I reknit the mask and it’s gorgeous. It took a bit more yarn than the last one (26 yards), but every design flaw has been mended. I immediately laid it on the table that I use for photographing my yarns and moved everything else away from it so that it didn’t get rumpled. I finally got a chance to photograph it and edit the images yesterday, and I think everything came out pretty well. It was kinda dark outside (ok, raining and miserable), so I decided to go for a moody, spa-like look. I nabbed a crappy candle that I’d never used from one shelf and a shell that was filled with stylish toothpicks from another and shoved them together. Then I prayed that I didn’t set the curtain on fire, since I create my “lightbox” effect by wrapping the white sheers around the table. Oy! Everything went well. I found a wee little mistake in my seed stitch border on the mask (oops!) but it’s tiny and hopefully no will notice or care. Oh, and I used the pink ribbon for color and to mimic the effect of ties (if you are into that sort of thing, which I am not). Here’s some photo p0rn for you:
Oh! And I’ve been working on getting submitted as a pattern designer on Ravelry! It’s harder than it looks, so I’m actually glad I started before my official “release” date, which I randomly decided would be Oct. 1. I got OK’d today, so here’s a link to the page, even though the pattern isn’t up yet. People are already favoriting it!
Yey! I am shocked at how fast my masks knit up! It was much harder to actually come up with the design than it was to actually knit them. I did two – one which I am calling my “prototype” and my second one which was perfect. It took me a couple hours to knit them, and I was watching TV and taking notes while I did it, so I think it went pretty well. The hardest part was making sure I got the ruching to look correct – I had to knit and then tink and then scratch out my notes and then reknit and then frog and then recount and reknit multiple times.
I made a seed stitch border, and had to do that a couple different times to make sure I was hiding the cast-on edge and the bind-off as well. I feel like I am teaching myself a lot as I knit this. The first one was a little too large for my head and doesn’t really have great “lift.” I used size US 8s, as your average worsted weight yarn calls for, and after examining it, decided the mask would work much better on smaller needles. I cast on 13 stitches and only used 27 grams yarn, or 24 yards.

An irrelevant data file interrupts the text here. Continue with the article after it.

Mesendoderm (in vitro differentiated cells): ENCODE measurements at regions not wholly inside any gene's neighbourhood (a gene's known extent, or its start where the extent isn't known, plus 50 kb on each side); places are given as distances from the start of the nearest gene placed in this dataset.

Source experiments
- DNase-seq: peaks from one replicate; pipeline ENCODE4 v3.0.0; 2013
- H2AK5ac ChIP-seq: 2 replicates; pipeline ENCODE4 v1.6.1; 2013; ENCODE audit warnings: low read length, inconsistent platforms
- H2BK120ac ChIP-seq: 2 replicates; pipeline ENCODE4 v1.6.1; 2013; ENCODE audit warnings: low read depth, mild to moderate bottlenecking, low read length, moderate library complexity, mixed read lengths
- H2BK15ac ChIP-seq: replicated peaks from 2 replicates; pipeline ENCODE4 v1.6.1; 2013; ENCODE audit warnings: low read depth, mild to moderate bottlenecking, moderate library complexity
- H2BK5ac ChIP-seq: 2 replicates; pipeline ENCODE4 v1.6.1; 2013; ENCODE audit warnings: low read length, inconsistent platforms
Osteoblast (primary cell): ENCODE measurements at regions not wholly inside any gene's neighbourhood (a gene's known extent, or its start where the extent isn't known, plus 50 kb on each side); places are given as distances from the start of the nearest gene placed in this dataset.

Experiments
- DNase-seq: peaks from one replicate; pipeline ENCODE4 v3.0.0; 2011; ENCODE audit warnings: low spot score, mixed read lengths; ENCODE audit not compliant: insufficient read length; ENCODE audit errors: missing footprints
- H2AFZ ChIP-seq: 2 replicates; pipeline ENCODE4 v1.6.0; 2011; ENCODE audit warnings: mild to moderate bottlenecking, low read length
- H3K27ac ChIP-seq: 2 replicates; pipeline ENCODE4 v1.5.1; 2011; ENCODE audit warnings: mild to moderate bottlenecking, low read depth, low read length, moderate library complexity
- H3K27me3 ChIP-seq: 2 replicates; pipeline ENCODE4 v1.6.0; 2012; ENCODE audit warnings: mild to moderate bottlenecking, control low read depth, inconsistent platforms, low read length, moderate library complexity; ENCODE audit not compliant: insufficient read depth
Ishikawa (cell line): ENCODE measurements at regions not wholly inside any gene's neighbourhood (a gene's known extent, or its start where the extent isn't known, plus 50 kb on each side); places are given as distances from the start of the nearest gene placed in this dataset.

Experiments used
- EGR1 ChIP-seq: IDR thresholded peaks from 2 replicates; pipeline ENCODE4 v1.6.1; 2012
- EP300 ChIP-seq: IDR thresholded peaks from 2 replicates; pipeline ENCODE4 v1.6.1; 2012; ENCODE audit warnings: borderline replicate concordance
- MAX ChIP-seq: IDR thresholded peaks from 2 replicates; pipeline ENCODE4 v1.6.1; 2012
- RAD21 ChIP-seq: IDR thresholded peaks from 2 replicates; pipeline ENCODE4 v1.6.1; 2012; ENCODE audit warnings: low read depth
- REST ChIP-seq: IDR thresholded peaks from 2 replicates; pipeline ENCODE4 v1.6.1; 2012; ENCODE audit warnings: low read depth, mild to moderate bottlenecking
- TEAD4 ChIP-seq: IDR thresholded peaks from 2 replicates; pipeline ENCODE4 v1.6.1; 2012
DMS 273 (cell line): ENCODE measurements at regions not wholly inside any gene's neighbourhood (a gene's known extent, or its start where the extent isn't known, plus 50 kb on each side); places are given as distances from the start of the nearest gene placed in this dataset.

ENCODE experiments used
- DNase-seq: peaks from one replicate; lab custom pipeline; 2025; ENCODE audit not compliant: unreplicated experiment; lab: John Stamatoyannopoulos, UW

For the second prototype I cast on 17 stitches using size US 6 needles, and I could tell right from the beginning that it was working much better. The seed stitch pattern was more even (I had to make sure everything was symmetrical) and instead of a seed stitch band across the nose bridge, which lets in too much light, I just continued the stockinette stitch pattern. Tomorrow I’m going to make a third mask for photographing purposes because this poor mask is so beat up from my ripping back multiple times to get the pattern written correctly.
So I’ve gotten this idea in my head to make a sleep mask. I really dislike all of the sleep mask patterns that are free on Ravelry, for various reasons. Some are wonky-looking, others are padded, and still more are just plain ugly. The problem is that I’m very picky about my eye masks. My uncle bought me an eye mask for Christmas one year when I was in college. It was made of silk and stuffed with lavender, a scent which I absolutely detest, and always lay really heavily on my eyes. Sometimes I actually had trouble falling to sleep because it pressed down on my eyes so much. Luckily, I eventually lost it, and no longer had to suffer with the damn thing anymore.
But a couple nights recently the neighbors have left the lights on, making my bedroom fill will light and giving me a frustrating night’s sleep. So I started contemplating a lightweight mask that wouldn’t lay flat against my eyes. It needed to be gathered, to give it a little lift, and made out of something super-soft, like Blue Sky Alpacas Cotton.
I found a cool, little-used design element – ruching – and then scavenged through patterns on Ravelry for how to do it. I think I know now, but there aren’t really any properly designed free patterns that use this technique, so I’m kind of winging it based on my knowledge of increasing and decreasing and from looking at photos. I’m going to use this very nice cotton/rayon/acrylic blend yarn that I got from my friend Crystal (bradymom29), and I’m hopeful this will work!